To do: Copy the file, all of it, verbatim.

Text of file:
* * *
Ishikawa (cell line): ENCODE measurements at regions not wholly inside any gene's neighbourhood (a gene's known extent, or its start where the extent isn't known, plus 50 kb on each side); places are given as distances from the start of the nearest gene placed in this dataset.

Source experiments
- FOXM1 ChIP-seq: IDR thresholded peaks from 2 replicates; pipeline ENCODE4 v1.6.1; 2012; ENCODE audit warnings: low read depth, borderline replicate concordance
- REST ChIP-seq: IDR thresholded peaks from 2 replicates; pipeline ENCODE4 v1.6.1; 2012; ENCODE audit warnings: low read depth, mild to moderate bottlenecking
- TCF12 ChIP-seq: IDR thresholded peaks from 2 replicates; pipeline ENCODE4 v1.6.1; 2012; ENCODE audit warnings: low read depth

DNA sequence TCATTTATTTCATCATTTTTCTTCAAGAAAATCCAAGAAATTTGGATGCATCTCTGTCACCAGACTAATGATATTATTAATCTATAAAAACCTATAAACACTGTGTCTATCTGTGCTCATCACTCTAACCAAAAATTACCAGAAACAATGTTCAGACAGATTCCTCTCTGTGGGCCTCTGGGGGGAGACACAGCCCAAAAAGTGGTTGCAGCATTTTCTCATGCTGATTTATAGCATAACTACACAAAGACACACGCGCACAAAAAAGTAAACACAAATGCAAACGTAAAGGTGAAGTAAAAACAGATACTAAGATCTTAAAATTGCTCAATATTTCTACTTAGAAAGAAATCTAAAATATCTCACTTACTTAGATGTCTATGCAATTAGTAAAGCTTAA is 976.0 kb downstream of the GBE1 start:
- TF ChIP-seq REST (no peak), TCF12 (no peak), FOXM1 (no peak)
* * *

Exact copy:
Ishikawa (cell line): ENCODE measurements at regions not wholly inside any gene's neighbourhood (a gene's known extent, or its start where the extent isn't known, plus 50 kb on each side); places are given as distances from the start of the nearest gene placed in this dataset.

Source experiments
- FOXM1 ChIP-seq: IDR thresholded peaks from 2 replicates; pipeline ENCODE4 v1.6.1; 2012; ENCODE audit warnings: low read depth, borderline replicate concordance
- REST ChIP-seq: IDR thresholded peaks from 2 replicates; pipeline ENCODE4 v1.6.1; 2012; ENCODE audit warnings: low read depth, mild to moderate bottlenecking
- TCF12 ChIP-seq: IDR thresholded peaks from 2 replicates; pipeline ENCODE4 v1.6.1; 2012; ENCODE audit warnings: low read depth

DNA sequence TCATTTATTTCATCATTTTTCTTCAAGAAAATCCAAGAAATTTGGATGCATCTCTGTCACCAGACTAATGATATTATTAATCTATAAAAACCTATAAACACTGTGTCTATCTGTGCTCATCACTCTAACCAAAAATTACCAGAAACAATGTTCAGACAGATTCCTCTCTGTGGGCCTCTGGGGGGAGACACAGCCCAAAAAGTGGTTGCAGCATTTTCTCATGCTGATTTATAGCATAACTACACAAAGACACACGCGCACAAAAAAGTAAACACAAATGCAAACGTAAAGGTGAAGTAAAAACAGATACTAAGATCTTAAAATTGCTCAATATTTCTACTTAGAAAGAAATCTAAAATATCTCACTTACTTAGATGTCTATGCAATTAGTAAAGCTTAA is 976.0 kb downstream of the GBE1 start:
- TF ChIP-seq REST (no peak), TCF12 (no peak), FOXM1 (no peak)